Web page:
A Symbol of Community Pride and Effort

Dedication ceremony

Public art projects are one of the special things that differentiates every city. The best projects are enjoyed by many and become an iconic part of the community, but rarely do they ever become a strong source of pride and togetherness. The Northeast High School Rocket sculpture is the perfect example of this, a community working and coming together to build something that everyone will be proud of for decades to come.

Northeast High School has been the Rockets since 1941 but didn’t have a mascot sculpture for 25 years. In the 1960s, the decommissioned Lincoln Air Force Base donated a Nike Ajax missile, which was mounted on the front lawn. A symbol of modern technology, the rocket was a visual representation of school and community spirit and loyalty for nearly 30 years, before mysteriously disappearing in 1990. For 25 years the school had no sculpture while the other Lincoln high schools all had sculptures and sometimes multiple sculptures.

“It was a symbol of childhood. Of strength. Of school pride. It was a symbol of neighborhood. It was a great place to play,” remembered 1991 LNE Alumni Jason Lemon.

To commemorate the school’s 75th Anniversary, members of the Lincoln Northeast High School Booster Club embarked on an ambitious campaign to replace the iconic rocket. Working with Principal Kurt Glathar, the “Raise the Rocket” committee, headed by 1991 LNE Alumni Jason Lemon, was formed to achieve this goal.

Lemon sold 350 commemorative bricks that now surround the new rocket. He enlisted the help of school alums and area business owners who donated time and talent to help design and build the new symbol. The entire fundraising project took five years. Even with a tremendous amount of donated labor and materials, the rocket still cost $50,000.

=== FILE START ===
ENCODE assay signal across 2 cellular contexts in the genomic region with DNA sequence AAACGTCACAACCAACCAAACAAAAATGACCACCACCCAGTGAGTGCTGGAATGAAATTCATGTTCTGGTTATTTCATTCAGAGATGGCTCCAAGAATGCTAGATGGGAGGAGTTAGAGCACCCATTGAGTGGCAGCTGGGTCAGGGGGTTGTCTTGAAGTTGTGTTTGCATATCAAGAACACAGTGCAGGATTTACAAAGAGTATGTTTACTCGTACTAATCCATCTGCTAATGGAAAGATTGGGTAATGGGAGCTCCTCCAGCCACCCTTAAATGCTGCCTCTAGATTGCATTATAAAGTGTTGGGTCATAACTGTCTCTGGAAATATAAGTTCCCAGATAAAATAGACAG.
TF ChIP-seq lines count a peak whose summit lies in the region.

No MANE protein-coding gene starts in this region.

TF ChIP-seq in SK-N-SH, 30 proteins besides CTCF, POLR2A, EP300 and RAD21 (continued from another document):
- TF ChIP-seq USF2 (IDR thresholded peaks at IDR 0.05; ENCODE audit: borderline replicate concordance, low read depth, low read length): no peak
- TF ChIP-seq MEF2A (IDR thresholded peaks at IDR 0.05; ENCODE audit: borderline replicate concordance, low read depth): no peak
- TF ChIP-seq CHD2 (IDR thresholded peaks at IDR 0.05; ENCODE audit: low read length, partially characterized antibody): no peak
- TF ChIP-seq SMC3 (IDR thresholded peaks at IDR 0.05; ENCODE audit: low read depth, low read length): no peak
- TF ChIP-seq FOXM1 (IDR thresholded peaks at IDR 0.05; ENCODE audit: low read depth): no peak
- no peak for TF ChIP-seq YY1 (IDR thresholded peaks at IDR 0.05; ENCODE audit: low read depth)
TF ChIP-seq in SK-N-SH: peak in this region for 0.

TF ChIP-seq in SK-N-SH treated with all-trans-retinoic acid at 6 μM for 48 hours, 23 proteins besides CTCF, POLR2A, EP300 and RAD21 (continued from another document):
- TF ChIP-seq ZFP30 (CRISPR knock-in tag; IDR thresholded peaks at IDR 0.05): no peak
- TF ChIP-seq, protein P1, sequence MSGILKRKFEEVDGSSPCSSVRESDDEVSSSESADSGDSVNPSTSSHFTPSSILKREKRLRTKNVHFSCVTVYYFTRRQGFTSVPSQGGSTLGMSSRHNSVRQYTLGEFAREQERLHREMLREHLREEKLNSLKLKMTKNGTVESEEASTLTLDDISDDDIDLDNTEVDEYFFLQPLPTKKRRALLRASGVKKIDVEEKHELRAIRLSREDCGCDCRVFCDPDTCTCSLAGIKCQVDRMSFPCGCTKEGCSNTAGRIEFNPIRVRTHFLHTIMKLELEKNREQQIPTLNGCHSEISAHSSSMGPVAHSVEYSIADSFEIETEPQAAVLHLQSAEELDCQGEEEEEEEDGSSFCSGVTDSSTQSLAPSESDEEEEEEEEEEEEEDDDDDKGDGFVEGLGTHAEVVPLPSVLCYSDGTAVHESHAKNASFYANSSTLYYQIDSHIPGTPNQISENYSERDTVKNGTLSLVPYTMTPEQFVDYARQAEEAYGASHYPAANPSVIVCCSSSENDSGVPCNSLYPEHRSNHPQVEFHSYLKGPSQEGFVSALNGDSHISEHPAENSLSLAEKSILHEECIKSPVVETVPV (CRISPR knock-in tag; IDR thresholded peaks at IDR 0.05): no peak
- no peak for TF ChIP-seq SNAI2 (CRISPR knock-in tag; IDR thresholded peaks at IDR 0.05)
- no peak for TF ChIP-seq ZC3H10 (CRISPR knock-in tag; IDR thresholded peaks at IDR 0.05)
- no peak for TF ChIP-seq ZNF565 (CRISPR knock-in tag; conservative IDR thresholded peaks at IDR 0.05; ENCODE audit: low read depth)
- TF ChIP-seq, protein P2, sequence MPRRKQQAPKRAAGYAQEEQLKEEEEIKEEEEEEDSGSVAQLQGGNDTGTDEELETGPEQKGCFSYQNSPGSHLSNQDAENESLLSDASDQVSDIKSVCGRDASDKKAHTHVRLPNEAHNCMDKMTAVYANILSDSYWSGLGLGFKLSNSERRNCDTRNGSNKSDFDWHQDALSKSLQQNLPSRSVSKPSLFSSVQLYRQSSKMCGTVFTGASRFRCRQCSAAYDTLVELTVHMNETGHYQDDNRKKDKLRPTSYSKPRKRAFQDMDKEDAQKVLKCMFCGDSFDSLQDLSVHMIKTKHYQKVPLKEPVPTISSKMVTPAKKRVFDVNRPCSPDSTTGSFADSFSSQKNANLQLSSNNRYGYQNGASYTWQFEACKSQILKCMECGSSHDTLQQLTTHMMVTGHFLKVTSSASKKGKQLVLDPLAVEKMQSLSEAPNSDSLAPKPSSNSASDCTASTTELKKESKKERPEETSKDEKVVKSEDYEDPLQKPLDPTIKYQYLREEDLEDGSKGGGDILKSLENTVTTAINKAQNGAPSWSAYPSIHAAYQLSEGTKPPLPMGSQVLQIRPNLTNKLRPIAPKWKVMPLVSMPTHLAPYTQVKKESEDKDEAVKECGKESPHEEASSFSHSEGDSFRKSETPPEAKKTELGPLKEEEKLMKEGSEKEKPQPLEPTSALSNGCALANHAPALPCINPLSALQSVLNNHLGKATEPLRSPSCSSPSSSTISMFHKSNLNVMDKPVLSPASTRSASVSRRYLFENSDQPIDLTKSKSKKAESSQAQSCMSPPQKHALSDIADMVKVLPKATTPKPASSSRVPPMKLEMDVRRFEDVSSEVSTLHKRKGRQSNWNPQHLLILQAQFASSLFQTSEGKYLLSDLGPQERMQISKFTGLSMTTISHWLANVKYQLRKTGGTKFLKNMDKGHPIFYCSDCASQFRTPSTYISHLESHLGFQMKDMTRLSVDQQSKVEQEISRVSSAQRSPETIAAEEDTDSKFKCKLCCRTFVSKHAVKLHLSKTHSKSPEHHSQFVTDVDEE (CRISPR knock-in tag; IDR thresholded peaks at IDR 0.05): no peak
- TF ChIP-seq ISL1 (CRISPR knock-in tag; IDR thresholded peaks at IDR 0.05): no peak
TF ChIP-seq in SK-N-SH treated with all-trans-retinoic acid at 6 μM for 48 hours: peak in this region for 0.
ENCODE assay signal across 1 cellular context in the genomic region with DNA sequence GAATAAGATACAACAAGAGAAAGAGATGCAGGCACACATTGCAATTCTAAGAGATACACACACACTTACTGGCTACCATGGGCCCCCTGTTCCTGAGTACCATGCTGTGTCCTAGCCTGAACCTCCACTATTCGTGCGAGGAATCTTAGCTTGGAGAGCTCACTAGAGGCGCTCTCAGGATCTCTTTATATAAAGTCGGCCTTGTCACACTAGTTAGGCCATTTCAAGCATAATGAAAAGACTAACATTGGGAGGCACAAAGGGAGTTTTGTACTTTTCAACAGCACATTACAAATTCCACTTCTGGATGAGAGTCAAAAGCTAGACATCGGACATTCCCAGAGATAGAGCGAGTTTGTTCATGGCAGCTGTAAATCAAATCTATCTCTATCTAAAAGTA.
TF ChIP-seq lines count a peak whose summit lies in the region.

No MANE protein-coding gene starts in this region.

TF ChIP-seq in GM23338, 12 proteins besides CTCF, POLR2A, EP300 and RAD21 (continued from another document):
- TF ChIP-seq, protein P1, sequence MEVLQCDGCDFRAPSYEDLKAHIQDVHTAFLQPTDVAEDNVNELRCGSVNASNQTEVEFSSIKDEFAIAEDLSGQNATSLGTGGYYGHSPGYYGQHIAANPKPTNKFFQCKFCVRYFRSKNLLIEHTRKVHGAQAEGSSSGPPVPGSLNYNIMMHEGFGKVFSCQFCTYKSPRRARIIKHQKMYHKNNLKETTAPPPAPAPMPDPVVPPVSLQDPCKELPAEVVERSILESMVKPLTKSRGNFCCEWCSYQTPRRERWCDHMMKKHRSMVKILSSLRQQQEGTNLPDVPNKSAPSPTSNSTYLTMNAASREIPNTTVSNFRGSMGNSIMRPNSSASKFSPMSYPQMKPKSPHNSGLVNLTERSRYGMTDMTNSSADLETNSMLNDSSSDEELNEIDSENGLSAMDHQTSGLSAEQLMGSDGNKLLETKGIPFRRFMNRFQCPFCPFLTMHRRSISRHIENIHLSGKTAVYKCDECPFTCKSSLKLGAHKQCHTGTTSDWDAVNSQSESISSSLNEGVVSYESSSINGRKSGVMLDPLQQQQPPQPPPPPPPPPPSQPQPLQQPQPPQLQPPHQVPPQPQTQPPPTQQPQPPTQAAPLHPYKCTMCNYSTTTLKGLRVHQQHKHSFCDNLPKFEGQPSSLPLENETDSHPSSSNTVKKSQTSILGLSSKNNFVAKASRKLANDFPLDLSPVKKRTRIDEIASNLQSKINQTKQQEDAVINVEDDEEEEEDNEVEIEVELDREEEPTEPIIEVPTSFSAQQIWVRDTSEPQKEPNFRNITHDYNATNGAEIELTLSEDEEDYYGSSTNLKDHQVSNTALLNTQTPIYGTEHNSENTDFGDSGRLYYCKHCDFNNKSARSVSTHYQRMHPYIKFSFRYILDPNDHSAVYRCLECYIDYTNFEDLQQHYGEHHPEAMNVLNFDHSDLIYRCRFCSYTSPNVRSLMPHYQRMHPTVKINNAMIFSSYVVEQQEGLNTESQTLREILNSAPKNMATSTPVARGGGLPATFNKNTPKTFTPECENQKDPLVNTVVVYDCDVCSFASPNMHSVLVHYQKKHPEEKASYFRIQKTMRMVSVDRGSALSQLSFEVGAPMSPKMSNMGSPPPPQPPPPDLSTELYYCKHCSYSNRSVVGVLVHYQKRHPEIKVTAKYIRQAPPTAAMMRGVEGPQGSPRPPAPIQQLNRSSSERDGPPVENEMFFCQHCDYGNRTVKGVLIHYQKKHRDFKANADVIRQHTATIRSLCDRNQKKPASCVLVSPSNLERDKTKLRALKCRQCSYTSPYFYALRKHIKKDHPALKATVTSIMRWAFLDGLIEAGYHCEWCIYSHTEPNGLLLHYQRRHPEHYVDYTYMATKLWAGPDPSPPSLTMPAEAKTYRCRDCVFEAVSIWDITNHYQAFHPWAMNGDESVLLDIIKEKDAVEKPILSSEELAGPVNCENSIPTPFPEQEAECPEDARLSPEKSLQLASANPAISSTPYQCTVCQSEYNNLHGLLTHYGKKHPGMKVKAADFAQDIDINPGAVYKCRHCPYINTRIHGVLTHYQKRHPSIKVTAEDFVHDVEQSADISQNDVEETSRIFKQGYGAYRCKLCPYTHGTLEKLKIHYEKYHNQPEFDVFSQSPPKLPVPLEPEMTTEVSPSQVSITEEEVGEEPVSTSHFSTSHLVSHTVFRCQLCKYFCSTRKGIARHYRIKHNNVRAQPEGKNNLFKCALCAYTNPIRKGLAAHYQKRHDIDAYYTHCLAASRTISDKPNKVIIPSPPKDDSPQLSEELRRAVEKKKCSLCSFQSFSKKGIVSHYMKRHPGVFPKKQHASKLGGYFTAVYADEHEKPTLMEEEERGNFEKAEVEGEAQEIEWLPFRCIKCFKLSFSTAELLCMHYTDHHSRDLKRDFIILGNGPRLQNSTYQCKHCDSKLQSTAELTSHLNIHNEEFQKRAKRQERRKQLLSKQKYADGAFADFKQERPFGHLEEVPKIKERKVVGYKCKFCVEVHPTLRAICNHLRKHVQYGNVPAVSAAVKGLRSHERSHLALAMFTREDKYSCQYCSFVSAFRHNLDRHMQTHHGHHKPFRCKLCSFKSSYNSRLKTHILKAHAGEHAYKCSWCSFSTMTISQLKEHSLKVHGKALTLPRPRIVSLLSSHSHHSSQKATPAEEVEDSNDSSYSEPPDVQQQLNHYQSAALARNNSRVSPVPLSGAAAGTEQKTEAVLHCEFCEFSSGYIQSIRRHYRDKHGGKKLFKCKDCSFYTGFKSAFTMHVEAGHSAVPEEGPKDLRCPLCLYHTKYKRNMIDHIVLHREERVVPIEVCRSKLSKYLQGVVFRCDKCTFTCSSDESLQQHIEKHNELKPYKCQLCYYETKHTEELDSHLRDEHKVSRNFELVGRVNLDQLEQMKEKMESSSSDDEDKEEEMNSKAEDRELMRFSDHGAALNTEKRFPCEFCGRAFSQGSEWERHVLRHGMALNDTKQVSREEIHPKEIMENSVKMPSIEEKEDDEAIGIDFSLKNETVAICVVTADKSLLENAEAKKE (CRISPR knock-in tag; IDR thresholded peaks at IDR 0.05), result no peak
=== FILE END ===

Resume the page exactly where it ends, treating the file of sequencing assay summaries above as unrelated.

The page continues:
Northeast parent/booster Duane Sattler and Todd Rivers of Rivers Metal Products, hand built the rocket. Rivers met with the planning team to brainstorm ideas for the rocket. The final rocket is an impressive 16 feet long, 2,000 lbs, and stands 22 feet at its highest. It’s safe to say that the new rocket won’t be taken by pranksters anytime soon.

The entire community became involved. Ayars & Ayars, Inc. donated the labor in laying the pad, the arch and placing the rocket. Dan Leosing donated the labor and the paint. Mike Eisenbarth, engineer, donated his time designing the base and the supporting structures. U.S. Bank and LPS Foundation helped with donations to help kick off the project.

“Duane led me into their (Rivers Metal) fabrication building to unveil the rocket sculpture,” recalled Northeast Principal Kurt Glather. “ My jaw dropped when I saw the rocket, it was so much bigger and better than I could have imagined. They took our idea and ran with it. It was such a proud moment to then see it installed and the community’s reaction.”

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